Danger of losing out on female skills

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I WAS disappointed to read Alistair Grant’s article “Physics and girls don’t go, says academic” (your report, 12 July) that reported the views of academic Dr Gijsbert Stoet.

As someone with a first class degree in physics from one of the UK’s top – and probably Scotland’s top – universities in the subject, I fear Dr Stoet’s opinion is out of date and I would question what evidence this has been based on.

While I completed my degree nearly 20 years ago, I am proud that I could share the physics podium with a number of intelligent women who have all gone on to carve out successful careers for themselves – and I hope we are paving the way for later generations. For me, physics and engineering is all the better for the diversity of people who choose to study the subjects and then use them in their later career – whether that be directly in physics and engineering or in other fields, such as financial services.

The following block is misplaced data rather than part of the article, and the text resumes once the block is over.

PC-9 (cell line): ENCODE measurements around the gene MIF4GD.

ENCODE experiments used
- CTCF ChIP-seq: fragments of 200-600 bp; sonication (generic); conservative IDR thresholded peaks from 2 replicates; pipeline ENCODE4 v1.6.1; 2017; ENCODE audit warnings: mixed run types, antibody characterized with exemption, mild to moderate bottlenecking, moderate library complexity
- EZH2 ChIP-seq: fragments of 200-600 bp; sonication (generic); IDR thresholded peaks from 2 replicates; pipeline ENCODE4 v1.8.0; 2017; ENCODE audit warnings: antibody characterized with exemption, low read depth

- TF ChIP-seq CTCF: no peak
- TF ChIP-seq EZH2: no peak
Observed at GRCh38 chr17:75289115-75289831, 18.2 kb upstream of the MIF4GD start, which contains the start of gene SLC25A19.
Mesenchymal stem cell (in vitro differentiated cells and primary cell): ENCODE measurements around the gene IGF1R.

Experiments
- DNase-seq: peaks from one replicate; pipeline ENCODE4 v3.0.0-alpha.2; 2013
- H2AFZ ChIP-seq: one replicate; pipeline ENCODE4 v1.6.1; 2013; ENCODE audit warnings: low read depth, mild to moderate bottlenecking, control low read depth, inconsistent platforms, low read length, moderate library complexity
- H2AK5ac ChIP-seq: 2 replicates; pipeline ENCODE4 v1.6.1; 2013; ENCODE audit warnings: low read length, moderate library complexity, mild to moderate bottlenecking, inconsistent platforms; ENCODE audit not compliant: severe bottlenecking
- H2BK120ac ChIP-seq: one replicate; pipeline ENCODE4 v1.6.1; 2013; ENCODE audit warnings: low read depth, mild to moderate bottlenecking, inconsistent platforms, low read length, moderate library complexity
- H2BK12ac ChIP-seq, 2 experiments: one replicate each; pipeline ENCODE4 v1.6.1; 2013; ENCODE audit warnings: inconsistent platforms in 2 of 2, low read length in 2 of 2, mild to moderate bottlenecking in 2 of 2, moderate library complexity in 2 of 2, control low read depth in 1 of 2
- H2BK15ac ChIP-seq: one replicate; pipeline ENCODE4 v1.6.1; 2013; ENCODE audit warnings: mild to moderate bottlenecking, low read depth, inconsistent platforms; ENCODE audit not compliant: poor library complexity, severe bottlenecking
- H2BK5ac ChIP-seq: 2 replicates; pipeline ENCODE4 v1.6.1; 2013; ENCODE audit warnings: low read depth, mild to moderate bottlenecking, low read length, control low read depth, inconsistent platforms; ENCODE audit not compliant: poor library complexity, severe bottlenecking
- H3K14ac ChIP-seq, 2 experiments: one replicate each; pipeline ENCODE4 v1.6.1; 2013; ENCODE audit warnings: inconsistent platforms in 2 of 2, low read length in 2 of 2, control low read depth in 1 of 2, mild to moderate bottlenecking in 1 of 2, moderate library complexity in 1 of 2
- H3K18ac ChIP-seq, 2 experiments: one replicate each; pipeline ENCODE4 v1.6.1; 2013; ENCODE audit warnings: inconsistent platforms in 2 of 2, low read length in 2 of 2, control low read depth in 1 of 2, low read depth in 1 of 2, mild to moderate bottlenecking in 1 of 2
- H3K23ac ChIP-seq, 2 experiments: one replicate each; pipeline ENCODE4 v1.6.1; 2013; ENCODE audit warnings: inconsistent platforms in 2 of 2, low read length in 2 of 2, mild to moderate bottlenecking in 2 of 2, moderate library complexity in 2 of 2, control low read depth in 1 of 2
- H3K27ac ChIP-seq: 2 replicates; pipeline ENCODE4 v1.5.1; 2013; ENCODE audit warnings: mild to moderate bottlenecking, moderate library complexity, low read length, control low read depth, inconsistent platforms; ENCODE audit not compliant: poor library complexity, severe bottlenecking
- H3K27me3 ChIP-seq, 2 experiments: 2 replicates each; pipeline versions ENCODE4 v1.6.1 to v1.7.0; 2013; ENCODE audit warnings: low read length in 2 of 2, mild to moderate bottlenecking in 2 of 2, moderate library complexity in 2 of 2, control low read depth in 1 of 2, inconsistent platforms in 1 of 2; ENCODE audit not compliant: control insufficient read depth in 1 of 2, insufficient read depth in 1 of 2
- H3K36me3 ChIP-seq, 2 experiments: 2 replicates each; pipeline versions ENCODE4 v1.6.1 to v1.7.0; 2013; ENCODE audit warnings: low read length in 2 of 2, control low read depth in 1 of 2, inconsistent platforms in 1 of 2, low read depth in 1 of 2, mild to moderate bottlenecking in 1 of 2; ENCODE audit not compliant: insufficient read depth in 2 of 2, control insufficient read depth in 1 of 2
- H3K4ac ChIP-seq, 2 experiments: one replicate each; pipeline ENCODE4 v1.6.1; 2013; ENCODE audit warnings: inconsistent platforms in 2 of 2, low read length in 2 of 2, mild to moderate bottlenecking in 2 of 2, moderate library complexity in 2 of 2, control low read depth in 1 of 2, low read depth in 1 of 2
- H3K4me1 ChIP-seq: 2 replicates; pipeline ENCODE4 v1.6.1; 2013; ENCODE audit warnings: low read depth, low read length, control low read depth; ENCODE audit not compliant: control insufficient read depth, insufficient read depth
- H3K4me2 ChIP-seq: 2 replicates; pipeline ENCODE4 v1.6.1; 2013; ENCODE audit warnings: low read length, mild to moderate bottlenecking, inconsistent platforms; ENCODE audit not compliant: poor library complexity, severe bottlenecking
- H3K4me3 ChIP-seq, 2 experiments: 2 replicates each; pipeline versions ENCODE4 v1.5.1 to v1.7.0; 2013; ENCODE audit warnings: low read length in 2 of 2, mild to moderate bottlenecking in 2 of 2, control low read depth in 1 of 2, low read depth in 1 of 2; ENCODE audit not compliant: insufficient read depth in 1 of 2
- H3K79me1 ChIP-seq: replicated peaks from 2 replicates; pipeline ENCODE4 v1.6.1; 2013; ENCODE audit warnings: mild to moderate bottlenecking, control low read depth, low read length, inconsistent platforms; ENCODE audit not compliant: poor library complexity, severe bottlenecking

These industries are hugely important to the UK economy. Diversity also brings a different range of softer skills, which all subjects and industries require in their leadership population – whether that be leadership in education, commerce or public policy. 

If schools, universities, parents and people of influence do not continue to encourage and give confidence to girls to pursue these subjects, we are losing out on a huge wealth of talent.

This is ultimately a loss for the UK economy and also the innovation and discovery within these subjects – something that UK has led the world in for centuries.

Sarah Mathieson 

Cluny Gardens
Edinburgh